George’s “Ink, Running” takes us inside an apartment inhabited by a mother and daughter, while construction periodically makes it impossible to talk or hear. Dialogue, and its absence, is central here, as well as George’s fluid and engaging writing. After the death of the father, the two women have to reconsider their lives, and through conversation, fault lines quickly emerge. The mother wants to retire, and the daughter needs to find a job. When the daughter finds a painting fallen behind the couch with a “Love, Dad” note on the back, she threatens to Sharpie over it to try to convince her mother not to retire; it comes to life, as animated ink spirals flow through the room. This effect was mesmerizing, and I wished it had more screen time; it would have been interesting to see how it could function interspersed more with the plot. 

Noelle Nafus’s (BC ‘24) “Mira Walks Home” began with two women at a bar receiving drinks they didn’t order: a man did. He comes up to them, and one of the women, Mira, gives him a different name and chats with him. Her friend refuses the drink and the conversation, looking nervous; when he leaves and Mira asks her friend why she feels this way, she says she’s getting a bad vibe. So is the audience. The friend goes home. Mira stays, complaining that the friend is always unnecessarily paranoid about men. When the man starts talking to Mira, things escalate and she tries to leave, but he stops her and things evolve into a forced, unwanted kiss, and he calls her Mira. The cinematography, too, escalates, as the lighting, music, and camerawork sharpen and intensify. Mira runs home, in chaotic, blurry shots, juxtaposed with red, alarming shots of the man’s face, and his voice saying “Mira.” Mira hides behind a wall, keys in hand, shaking; when someone rounds the corner, she attacks, but it’s the friend from earlier, face now scratched by Mira’s keys. The film ends in shaky breaths. If it follows a storyline and conversation we know all too well, it does so skillfully, although I’m not sure it added anything new.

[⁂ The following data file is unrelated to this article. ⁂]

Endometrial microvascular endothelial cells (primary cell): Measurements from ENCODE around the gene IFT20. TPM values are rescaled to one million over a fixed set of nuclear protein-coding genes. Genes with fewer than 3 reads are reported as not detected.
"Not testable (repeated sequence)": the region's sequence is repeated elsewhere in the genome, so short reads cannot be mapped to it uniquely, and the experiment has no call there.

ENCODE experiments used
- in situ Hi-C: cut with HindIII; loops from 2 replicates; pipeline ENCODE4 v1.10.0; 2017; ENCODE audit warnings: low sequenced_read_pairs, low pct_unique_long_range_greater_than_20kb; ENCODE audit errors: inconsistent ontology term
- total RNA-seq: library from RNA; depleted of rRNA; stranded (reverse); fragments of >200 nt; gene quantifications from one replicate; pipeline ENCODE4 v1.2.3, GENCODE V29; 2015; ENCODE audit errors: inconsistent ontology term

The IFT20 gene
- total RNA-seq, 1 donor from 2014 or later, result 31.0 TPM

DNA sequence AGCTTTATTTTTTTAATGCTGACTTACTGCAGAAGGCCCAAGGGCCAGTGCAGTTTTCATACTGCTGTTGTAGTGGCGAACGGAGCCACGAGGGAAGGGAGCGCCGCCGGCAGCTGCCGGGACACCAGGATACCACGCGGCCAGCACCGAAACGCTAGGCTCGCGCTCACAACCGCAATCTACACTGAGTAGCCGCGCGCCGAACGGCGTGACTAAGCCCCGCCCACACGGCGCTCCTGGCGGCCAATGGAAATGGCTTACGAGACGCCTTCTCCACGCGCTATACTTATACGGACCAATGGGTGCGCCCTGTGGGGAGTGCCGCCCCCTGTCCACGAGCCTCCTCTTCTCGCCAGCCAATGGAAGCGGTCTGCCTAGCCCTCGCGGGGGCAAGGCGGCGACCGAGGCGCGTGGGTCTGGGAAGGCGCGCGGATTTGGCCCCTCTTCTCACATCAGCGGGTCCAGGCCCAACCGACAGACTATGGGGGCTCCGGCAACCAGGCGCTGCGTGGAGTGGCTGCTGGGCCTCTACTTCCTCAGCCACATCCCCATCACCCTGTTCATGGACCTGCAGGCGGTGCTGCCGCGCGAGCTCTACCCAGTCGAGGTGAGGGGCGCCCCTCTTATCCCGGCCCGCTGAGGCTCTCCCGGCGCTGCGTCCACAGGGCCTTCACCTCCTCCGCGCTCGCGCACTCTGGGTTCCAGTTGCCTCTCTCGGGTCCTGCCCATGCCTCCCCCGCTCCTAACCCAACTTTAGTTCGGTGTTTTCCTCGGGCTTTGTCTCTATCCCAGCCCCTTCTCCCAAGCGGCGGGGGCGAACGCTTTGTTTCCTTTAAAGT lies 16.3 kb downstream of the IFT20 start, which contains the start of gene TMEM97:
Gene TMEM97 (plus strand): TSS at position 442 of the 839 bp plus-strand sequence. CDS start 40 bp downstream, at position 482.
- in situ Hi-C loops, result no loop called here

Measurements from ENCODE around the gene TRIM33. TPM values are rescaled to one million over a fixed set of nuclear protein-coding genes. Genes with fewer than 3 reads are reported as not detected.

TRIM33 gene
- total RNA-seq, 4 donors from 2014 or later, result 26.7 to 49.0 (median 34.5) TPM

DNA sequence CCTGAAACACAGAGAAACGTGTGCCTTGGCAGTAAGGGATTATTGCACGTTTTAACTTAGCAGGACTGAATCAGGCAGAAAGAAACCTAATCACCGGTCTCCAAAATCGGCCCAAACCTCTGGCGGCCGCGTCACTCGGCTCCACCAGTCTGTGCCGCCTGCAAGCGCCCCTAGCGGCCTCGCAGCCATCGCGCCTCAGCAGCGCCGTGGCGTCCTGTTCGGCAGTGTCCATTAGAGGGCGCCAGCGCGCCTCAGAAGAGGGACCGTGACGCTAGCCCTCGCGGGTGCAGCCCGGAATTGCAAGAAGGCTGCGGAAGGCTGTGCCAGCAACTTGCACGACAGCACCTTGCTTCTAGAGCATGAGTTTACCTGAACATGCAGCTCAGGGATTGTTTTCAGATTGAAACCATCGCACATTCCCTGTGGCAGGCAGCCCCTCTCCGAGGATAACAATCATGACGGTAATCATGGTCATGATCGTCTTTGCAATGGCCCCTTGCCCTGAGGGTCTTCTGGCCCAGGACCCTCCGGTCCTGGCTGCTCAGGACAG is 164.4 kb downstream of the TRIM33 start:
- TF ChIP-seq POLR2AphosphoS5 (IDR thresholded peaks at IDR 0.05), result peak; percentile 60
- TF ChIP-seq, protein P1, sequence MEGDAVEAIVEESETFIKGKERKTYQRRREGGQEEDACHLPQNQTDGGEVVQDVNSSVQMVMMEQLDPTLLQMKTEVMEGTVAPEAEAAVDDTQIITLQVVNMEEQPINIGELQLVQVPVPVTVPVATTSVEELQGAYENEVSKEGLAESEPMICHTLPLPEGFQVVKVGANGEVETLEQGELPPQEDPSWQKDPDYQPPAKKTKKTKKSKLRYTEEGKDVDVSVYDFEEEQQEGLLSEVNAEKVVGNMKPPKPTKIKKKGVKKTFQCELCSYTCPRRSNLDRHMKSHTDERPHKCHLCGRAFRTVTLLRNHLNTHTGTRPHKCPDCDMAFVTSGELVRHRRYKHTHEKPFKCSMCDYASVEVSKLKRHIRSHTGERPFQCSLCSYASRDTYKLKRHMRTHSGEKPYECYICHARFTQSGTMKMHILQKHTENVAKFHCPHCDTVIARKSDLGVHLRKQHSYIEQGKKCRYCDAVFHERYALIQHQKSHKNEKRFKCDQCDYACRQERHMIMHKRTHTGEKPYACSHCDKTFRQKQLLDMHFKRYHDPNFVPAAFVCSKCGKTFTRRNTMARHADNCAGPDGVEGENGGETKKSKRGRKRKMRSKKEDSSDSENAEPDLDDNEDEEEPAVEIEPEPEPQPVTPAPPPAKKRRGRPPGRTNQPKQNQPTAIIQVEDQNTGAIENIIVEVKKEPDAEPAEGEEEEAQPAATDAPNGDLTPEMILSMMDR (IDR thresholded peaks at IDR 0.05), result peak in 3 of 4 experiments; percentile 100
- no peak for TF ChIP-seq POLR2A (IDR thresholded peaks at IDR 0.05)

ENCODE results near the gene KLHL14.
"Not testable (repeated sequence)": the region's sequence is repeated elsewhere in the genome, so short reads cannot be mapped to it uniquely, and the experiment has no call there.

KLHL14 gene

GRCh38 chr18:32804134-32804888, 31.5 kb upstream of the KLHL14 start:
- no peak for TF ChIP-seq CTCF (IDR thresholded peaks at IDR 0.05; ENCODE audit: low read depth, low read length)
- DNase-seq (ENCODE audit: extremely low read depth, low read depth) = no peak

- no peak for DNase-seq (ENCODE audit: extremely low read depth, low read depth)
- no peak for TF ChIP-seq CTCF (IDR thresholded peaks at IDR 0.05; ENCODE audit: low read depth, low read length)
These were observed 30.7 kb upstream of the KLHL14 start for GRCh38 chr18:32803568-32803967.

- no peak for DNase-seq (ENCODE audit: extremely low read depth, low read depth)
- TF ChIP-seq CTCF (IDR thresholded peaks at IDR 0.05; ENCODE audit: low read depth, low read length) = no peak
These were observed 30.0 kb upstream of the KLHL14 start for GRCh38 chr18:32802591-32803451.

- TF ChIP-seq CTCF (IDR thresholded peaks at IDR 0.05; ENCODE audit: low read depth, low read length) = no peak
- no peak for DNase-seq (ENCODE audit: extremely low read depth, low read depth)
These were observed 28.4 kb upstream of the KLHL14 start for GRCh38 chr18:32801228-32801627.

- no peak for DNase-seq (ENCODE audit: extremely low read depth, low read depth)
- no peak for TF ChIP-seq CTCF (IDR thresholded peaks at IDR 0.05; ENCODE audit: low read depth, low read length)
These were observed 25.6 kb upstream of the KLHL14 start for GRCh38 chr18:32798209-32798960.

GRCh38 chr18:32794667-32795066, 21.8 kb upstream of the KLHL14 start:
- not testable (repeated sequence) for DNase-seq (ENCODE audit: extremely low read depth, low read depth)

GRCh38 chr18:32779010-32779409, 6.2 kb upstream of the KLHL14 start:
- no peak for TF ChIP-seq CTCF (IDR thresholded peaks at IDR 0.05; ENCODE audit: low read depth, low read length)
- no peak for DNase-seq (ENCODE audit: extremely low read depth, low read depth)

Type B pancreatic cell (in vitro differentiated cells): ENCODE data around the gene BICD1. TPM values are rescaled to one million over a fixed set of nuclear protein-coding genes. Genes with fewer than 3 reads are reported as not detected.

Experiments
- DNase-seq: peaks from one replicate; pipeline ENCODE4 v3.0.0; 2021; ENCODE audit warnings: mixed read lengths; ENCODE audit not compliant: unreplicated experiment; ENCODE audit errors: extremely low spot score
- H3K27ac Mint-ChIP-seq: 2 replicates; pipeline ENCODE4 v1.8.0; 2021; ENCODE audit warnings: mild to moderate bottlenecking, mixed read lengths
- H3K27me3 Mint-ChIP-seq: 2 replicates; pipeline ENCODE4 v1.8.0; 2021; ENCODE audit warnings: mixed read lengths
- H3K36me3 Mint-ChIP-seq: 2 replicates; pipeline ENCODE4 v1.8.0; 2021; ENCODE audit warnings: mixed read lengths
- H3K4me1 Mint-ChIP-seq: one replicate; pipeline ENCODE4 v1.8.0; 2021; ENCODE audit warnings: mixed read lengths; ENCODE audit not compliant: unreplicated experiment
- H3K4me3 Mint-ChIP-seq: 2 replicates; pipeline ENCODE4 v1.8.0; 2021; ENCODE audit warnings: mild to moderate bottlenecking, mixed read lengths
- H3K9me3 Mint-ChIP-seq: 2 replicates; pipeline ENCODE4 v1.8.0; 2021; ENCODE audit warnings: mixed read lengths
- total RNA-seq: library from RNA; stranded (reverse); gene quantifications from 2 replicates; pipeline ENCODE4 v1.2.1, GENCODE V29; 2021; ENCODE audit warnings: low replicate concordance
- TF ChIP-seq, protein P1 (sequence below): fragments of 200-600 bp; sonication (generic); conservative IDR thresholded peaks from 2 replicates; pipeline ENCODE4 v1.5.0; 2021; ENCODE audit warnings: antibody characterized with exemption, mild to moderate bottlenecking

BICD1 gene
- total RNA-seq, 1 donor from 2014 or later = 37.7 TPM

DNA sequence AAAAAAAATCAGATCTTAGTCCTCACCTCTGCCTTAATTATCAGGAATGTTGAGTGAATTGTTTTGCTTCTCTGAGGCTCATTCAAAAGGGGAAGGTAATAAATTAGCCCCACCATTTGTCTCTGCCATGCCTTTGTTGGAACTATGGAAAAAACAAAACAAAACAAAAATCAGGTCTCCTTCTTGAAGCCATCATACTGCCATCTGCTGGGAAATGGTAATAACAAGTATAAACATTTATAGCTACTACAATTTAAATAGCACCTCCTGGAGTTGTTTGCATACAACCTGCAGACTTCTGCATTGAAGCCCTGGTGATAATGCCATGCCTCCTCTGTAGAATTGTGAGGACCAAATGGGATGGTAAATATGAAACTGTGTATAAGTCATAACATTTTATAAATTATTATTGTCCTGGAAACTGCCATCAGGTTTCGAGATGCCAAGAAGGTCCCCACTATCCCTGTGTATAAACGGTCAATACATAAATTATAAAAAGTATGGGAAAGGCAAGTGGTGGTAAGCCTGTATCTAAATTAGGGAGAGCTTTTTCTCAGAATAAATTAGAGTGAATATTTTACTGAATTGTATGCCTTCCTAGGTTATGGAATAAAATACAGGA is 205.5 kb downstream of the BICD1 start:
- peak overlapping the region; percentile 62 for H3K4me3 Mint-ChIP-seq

The final film, Zhang’s “Red,” was probably the most visually interesting and beautiful of the six. Its color work was stunning, and its attention to detail in its set and in its camerawork—one memorable shot showed its protagonist, Mei, through a mirror hanging on an apartment wall—was lovely. The film follows Mei through hearing a voicemail from her mother asking her to come home to Mei’s return to her parents’ apartment. There, she helps her mom cook, but it’s not a perfect homecoming: within a few seconds of returning, Mei’s mother tells her she looks fat. When her father comes home, he scolds Mei’s mother for not finishing dinner in time, the first of a long line of arguments. Mei tries to intervene, to no avail; eventually, she gets up and leaves, and when her mother calls to ask her to come back for Chinese New Year, Mei declines. Its emotions were heartfelt, and it felt immersive.

The filmmakers’ collective interest in experimenting with different styles of storytelling and cinematography made for a wonderful showcase. It wasn’t always clear that the films had a purpose, though, and their experimental nature sometimes lacked intention. Still, this was incredibly enjoyable and interesting, and it’s clear that all six filmmakers have exceptional talent. Hopefully, their work will make it into future iterations of the Athena Film Festival. 

Image via Athena Film Festival